University of Pretoria principal wants varsities to drive 4IR
Professor Tawana Kupe, University of Pretoria (UP) vice-chancellor and principal, believes universities must lead the charge in Africa’s fourth industrial revolution (4IR) drive.
This as the South African government makes huge promises to boost 4IR technologies to grow the local economy.
In her budget vote speech last week, minister of communications and digital technologies, Stella Ndabeni-Abrahams, said the South African government is looking to develop a blueprint on 4IR.
In April, the Presidency announced the 4IR commission, which comprises representatives of a cross-section of stakeholders, including public sector, business, telecoms, academia and research institutions, finance and SMMEs.
President Cyril Ramaphosa chairs the commission, while professor Tshilidzi Marwala, vice-chancellor at the University of Johannesburg, serves as deputy chairman.
The commission is mandated to advise government on 4IR policies, develop a framework for implementation of a multi-sectoral 4IR strategy; and coordinate, monitor and evaluate multi-sectoral initiatives that will position South Africa as a globally competitive player in 4IR.
Last month, Ndabeni-Abrahams welcomed the first meeting of the presidential commission on 4IR as a step towards achieving its objectives.
In an opinion piece, Kupe says smartphones have changed the world in just 12 years. “Since 2007, when they were introduced, they have created a technological revolution in society that has changed the pace of human interaction and advancement.
“They are fast becoming the only computer (or companion) we need that keeps us permanently connected, with an exhaustless variety of apps, social networks, information, education, navigation and communication platforms.”
Kupe believes smartphones are a glimpse into the unique opportunity 4IR presents to SA and the continent, and universities need to be a driving force for this.
He points out universities powering Africa's renaissance for the 4IR was the theme at the recent Times Higher Education Africa Universities Forum in Johannesburg.
In the same month, he notes, Africa’s first cloud service, afriQloud, was launched in Uganda, and SA’s minister of international relations and cooperation, Dr Naledi Pandor, appointed a task team to advise the minister of higher education, science and technology on how to manage the 4IR.
Rather than seeing it as something that needs to be managed, Kupe says the University of Pretoria sees the 4IR as a rare opportunity to steer society in new and better directions – and this includes re-imagining and positively transforming higher education.
“To an extent, this is already being achieved through local and global knowledge exchange that is happening to an unprecedented degree, along with international partnerships that are addressing the world’s technological, scientific, economic, survival and societal challenges.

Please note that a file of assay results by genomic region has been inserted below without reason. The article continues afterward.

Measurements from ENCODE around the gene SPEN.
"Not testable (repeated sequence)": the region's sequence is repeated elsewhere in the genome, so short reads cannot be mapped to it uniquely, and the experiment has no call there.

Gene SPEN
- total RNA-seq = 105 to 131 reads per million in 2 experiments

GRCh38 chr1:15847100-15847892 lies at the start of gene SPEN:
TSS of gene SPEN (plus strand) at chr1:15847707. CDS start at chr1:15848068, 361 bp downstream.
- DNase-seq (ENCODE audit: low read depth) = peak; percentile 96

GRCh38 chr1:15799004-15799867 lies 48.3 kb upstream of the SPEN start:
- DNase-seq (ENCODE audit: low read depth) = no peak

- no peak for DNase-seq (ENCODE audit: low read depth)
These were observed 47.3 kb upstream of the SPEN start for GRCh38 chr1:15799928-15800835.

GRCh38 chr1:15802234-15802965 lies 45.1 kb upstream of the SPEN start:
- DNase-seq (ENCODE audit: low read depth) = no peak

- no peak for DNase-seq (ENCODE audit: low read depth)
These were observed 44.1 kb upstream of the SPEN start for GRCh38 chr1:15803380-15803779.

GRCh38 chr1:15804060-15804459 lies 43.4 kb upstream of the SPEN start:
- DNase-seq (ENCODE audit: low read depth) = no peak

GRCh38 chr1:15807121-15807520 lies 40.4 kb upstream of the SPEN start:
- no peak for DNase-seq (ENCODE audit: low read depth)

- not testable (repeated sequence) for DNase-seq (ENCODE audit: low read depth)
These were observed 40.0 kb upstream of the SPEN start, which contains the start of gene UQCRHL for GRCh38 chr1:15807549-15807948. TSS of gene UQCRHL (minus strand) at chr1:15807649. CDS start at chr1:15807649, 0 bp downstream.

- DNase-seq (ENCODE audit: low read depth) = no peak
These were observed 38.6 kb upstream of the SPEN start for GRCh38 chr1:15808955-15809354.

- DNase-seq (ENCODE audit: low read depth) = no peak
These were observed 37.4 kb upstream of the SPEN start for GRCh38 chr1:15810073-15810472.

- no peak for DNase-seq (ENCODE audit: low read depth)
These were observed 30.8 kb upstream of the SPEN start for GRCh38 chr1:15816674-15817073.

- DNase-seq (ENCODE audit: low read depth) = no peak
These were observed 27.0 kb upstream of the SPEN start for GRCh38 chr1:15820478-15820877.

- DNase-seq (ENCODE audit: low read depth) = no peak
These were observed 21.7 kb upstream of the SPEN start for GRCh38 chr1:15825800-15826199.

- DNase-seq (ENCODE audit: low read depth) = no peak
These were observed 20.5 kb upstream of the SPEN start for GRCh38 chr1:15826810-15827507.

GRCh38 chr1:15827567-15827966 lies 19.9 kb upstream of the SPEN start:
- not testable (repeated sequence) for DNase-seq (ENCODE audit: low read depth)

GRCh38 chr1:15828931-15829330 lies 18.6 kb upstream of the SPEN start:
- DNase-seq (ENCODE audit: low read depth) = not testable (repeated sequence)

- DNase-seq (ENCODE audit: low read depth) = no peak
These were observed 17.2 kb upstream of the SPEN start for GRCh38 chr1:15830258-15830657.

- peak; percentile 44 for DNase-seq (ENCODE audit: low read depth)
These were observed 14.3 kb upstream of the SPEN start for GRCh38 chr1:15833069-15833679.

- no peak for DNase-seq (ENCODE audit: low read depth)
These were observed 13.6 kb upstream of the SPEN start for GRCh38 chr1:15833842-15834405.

“Rather than posing a threat to our universities, the internationalisation of knowledge enables our institutions to take significant leaps in knowledge by building on each other’s areas of expertise. It also elevates all of our teaching and learning facilities to a new level, including teaching courses across the continent on the use of technology, such as video calling in real-time,” he says.
“We are inviting other African countries, academics everywhere and the private sector to work with us to maximise 4IR innovation and address the ‘wicked challenges’ and stresses that Africa as a continent and Earth as a complex system are facing.”
He notes this includes the disappearance of biodiversity, climate change, a rapidly expanding population of unemployed youth, and growing inequality between those who have access to food, water, energy and education, and those who do not.
Kupe adds that right now, a range of trans-disciplinary institutes are emerging the world over, with significant opportunities for international collaboration, and it is exciting to be part of this.
He points out the Massachusetts Institute of Technology is planning a new $1 billion Quest for Intelligence college of computing, which will combine artificial intelligence, machine learning and data science, and bring together researchers from cognitive science, neuroscience and computer science.
“South Africa is one of about 10 countries in the world affiliated to the World Economic Forum’s Centre for the 4IR network, with an affiliate centre recently launched at the Council for Scientific and Industrial Research (CSIR) in Pretoria.
“UP is strategically located in the city’s scientific hub, close to the CSIR, the Technology Innovation Agency, the National Research Foundation, the Department of Science and Technology, the Innovation Hub and other research, development and innovation bodies and agencies. As a university, we are part of what is being called ‘the most innovative square mile in Africa’, comparable with similar innovation spaces globally.
“We constantly talk about the need for innovation in all spheres of society, the economy and higher education. The 4IR is our greatest opportunity to achieve this,” Kupe concludes.